05/15/2006 12:00AM

Heart and head can differ on Barbaro

Sweetnorthersaint (fifth from left) and Brother Derek (far right) got bad trips in the Kentucky Derby. The smaller Preakness field will help them.

NEW YORK - Almost everyone involved in American racing will be rooting for Barbaro in Saturday's Preakness Stakes at Pimlico, and that even includes to some small extent the handicappers who pick against him and the horseplayers who bet against him. That might sound like a paradox, but just because the mind may lead you to one conclusion, it doesn't mean that the heart won't secretly wish for another.

It is easy to see why just about everyone is lining up in support of Barbaro. With the way he dominated the Kentucky Derby, should he win the Preakness, Barbaro figures to stand an excellent chance of becoming the first Triple Crown winner since Affirmed 28 years ago. And after several near misses in recent years, we are all aware of what a sweep of the Triple Crown would mean for this game. It would put Barbaro, and by association Thoroughbred racing, at the top of every newscast and newspaper in America. It would get people who talk about racing once or maybe twice a year to talk about it more often, and it would arouse the interest of newcomers to the sport. It would be, in a word, tremendous.

And there is more to the enthusiastic support of Barbaro. He is impossible to dislike. Even if you doubted that he could become the first horse in 50 years to win the Kentucky Derby off a layoff of five or more weeks, or didn't believe he could win the Derby having had just one start in 13 weeks - as I did - it was never personal. Barbaro was undefeated, but he was not an undefeated fraud. He was proven at a distance of ground, which is where true champions succeed, and he was proven over three different types of surfaces: a fast track, a sloppy track, and turf. In the Derby, Barbaro faced the best 3-year-olds in America - an unusually deep and strong group - and embarrassed them. Barbaro has an uncommon combination of real speed and real stamina. The 1 1/2 miles of the Belmont looks like it would be right in his wheelhouse. He is trained by a a genuine hero in Michael Matz, who rescued children from a burning airplane. And his jockey, Edgar Prado, is a class act. There is absolutely nothing not to like about Barbaro.

But the Preakness is a different race than the Derby, on a different day, over a different track, in a different state. And even though Barbaro will be heavily favored, he still has to go out and win the race. There are different obstacles this time, the most popular and widely discussed one being the short two-week gap between the Derby and the Preakness. That is an issue for Barbaro who has never had starts closer together than 34 days.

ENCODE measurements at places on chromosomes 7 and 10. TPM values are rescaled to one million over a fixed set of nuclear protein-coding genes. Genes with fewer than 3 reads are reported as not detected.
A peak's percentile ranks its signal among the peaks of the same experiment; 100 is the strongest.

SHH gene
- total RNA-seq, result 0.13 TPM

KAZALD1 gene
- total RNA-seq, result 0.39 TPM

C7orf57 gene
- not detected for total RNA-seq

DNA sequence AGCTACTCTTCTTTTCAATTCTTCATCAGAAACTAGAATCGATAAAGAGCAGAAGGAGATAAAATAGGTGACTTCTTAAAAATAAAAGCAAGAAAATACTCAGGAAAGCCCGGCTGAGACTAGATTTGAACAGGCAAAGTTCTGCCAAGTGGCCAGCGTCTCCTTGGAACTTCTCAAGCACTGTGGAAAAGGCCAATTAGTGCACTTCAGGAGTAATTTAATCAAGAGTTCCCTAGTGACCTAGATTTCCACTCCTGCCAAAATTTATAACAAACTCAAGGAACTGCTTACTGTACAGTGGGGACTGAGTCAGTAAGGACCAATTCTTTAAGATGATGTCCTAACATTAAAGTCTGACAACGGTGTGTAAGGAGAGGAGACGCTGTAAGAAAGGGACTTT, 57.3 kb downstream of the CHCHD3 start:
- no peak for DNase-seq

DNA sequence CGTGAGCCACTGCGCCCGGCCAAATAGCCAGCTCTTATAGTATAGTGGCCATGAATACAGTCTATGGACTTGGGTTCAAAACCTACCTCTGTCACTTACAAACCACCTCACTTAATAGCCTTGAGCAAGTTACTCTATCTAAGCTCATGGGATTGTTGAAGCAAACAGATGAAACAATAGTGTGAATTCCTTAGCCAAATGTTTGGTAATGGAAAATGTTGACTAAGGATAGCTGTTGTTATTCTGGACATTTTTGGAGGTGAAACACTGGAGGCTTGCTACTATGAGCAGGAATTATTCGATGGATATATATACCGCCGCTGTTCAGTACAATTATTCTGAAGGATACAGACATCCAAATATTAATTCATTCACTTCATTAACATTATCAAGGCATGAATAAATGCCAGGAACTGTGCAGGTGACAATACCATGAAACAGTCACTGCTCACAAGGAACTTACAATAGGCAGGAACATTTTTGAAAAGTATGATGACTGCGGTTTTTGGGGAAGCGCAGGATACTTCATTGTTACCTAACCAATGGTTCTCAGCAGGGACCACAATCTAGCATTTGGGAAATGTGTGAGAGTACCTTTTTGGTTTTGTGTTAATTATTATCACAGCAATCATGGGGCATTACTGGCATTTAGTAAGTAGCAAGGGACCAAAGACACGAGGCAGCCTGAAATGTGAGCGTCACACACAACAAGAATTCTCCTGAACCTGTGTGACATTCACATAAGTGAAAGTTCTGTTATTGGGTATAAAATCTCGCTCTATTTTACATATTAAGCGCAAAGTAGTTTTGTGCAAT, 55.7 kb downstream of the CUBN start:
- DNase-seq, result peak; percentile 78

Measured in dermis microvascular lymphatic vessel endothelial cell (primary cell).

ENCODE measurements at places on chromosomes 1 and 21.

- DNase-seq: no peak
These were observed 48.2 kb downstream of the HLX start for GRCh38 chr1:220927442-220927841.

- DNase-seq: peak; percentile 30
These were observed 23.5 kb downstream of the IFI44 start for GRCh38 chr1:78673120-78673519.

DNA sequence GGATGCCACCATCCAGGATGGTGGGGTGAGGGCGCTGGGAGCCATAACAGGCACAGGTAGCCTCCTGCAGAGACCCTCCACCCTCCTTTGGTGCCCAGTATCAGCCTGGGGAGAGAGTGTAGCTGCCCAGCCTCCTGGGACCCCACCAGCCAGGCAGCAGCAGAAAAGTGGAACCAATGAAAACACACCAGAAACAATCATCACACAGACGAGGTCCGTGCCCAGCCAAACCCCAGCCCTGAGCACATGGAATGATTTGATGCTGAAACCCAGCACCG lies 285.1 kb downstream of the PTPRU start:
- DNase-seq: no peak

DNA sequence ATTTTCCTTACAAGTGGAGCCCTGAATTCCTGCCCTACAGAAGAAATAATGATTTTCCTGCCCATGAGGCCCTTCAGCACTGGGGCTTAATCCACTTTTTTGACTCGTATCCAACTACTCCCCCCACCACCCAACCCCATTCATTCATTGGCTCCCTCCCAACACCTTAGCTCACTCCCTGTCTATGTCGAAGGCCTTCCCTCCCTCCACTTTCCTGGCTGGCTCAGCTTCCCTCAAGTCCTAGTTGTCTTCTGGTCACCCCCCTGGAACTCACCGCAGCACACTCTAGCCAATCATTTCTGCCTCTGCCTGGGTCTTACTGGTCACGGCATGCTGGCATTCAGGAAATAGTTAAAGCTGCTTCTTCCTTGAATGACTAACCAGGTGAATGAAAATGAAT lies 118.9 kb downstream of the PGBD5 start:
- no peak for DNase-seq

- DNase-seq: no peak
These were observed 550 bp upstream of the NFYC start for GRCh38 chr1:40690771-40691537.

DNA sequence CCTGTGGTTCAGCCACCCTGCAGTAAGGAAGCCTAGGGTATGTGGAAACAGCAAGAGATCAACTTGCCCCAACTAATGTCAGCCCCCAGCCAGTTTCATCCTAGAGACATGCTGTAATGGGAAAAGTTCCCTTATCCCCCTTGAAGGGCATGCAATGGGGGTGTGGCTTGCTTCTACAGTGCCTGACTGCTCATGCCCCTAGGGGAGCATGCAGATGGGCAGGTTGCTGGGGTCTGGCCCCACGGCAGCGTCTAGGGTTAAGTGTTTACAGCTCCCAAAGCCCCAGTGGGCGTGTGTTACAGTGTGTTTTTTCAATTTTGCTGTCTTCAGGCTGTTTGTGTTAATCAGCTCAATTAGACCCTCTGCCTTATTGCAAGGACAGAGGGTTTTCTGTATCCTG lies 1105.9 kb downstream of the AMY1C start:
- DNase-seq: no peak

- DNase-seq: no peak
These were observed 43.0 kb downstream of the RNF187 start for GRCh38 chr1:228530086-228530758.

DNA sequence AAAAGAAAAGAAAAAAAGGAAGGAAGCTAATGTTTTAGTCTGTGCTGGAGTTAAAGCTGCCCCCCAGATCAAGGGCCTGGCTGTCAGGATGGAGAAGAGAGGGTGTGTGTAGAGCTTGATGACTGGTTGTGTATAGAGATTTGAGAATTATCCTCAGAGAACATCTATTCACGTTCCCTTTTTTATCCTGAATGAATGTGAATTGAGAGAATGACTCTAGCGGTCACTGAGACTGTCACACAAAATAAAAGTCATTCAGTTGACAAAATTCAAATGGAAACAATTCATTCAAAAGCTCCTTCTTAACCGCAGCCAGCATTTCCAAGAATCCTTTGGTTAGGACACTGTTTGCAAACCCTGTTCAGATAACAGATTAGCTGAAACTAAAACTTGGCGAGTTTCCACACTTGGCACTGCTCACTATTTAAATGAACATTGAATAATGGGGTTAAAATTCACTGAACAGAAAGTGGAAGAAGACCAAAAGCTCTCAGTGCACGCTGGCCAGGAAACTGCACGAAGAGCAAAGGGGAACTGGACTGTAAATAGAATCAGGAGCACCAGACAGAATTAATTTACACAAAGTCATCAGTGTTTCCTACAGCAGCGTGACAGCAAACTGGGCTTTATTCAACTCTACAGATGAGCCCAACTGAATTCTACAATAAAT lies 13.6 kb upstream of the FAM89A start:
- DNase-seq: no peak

There are others, too, and one of the most intriguing is the projected small field - seven intended starters and several possibles. Many people assume that a small field would work in Barbaro's favor, and it might. But guess what? A small field would also enhance the chances of Brother Derek and Sweetnorthernsaint.

Brother Derek had a wide trip throughout the Derby, and for a colt who was supposed to be effective only on or right with the early pace, he did well to improve his position from 14th to a dead heat for fourth at the finish. Sweetnorthernsaint checked when he was bounced around at the start of the Derby, taking him completely out of his game. Instead of being in early stalking position like Barbaro, which was expected of Sweetnorthernsaint, he was caught behind about a dozen horses in the early stages. Yet, he made a sustained run into sharp contention before understandably running out of gas.

The projected short field for the Preakness strongly suggests that both Brother Derek and Sweetnorthernsaint will have much better trips. And if that happens, it opens up an interesting set of possibilities. What happens if Brother Derek bounds out to a clear lead down the Pimlico backstretch? Will he be iron on the lead as he was when he dominated the Southern California Derby preps? Or will Barbaro be able to run him down? What happens if Sweetnorthernsaint gets the kind of sweet stalking trip he lacked in the Derby - but did get in his very impressive Illinois Derby score? Will Barbaro be able to go past him under those circumstances? Brother Derek earned a 108 Beyer Speed Figure when he won the Santa Anita Derby, and Sweetnorthernsaint earned a 109 in Illinois. Those figures are close to the 111 Barbaro earned in his acclaimed Derby victory, and when you consider all the racing factors that affect Beyer Speed Figures, a difference of 2 or 3 points is splitting hairs.

What we can do without this week is hearing about Pimlico's tighter turns that favor speed horses because that is a bunch of nonsense. The turns at Pimlico are almost identical to the ones at Churchill Downs, and a couple of years ago ESPN did an outstanding job dispelling this myth by superimposing an aerial picture of Pimlico over one of Churchill. To the surprise of only those who rely on misinformation, the turns were virtually identical.

As for the Preakness favoring speed horses, that's baloney, too. Defining speed as horses who were running either first or second, or were within two lengths of the lead in the first call of the result charts, of the last 20 Preaknesses, only six were won by a speed horse, and only one - Louis Quatorze in 1996 - won the Preakness in front-running fashion.